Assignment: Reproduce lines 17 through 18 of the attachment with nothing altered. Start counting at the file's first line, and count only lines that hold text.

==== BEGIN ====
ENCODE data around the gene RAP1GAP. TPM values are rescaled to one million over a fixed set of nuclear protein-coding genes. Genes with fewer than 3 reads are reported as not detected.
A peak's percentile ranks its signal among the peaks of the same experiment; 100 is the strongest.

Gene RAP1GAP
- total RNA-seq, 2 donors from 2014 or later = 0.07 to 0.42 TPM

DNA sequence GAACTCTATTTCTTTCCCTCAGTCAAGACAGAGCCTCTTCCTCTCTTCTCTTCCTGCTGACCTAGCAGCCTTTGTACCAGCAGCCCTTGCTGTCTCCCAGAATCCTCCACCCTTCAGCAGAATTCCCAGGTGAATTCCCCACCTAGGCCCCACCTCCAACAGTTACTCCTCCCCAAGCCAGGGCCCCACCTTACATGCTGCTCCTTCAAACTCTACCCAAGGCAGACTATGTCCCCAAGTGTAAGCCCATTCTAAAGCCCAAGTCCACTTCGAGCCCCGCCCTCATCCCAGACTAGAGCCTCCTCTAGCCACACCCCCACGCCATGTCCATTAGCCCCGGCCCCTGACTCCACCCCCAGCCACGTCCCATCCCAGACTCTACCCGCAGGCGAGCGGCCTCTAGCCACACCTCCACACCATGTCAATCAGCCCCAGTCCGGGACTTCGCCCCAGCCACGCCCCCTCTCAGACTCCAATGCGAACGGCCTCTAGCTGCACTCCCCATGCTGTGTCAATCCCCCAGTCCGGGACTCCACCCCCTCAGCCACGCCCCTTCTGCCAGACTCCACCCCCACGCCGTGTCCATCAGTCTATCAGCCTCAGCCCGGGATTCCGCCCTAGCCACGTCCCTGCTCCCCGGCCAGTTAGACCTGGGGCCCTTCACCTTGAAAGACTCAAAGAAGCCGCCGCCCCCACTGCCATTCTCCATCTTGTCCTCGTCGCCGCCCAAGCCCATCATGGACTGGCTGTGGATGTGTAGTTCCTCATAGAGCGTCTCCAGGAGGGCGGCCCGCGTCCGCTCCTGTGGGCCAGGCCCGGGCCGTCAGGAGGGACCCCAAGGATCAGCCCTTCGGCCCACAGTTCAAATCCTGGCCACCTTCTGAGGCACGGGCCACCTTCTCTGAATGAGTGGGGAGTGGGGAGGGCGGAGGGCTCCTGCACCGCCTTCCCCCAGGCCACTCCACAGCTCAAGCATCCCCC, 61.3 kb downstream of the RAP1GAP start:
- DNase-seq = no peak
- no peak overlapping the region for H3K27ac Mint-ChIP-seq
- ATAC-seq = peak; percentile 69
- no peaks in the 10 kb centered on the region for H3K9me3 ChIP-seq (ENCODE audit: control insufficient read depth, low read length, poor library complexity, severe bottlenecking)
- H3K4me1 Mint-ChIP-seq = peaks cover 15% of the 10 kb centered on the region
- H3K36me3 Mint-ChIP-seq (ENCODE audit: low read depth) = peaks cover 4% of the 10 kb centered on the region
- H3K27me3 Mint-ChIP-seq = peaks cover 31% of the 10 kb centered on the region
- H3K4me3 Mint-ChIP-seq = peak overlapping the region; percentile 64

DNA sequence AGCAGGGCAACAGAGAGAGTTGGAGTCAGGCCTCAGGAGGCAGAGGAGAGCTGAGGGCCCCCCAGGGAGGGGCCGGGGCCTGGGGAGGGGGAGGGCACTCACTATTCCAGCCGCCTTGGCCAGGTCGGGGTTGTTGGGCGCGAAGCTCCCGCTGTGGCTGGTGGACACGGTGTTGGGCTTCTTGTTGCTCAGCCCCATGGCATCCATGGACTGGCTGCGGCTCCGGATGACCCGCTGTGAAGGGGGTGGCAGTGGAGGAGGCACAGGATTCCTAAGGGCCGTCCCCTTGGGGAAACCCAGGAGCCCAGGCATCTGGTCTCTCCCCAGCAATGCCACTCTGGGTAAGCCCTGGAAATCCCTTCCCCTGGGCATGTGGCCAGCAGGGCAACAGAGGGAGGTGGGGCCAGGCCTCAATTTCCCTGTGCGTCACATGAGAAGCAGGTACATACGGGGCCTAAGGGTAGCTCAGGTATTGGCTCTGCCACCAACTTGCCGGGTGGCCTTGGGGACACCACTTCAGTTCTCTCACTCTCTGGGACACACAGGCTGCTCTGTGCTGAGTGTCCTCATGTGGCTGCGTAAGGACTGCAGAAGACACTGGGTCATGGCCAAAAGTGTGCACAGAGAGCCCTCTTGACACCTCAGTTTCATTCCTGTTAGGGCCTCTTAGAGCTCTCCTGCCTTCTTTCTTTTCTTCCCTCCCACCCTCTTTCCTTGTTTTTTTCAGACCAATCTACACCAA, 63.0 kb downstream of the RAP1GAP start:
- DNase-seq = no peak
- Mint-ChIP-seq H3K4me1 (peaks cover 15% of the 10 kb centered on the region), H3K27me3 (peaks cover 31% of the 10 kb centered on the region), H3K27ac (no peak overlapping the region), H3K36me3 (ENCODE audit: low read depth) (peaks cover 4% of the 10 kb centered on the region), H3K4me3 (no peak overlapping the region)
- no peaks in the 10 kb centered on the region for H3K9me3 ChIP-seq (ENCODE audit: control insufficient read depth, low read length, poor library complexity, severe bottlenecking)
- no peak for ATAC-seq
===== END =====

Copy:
- no peaks in the 10 kb centered on the region for H3K9me3 ChIP-seq (ENCODE audit: control insufficient read depth, low read length, poor library complexity, severe bottlenecking)
- no peak for ATAC-seq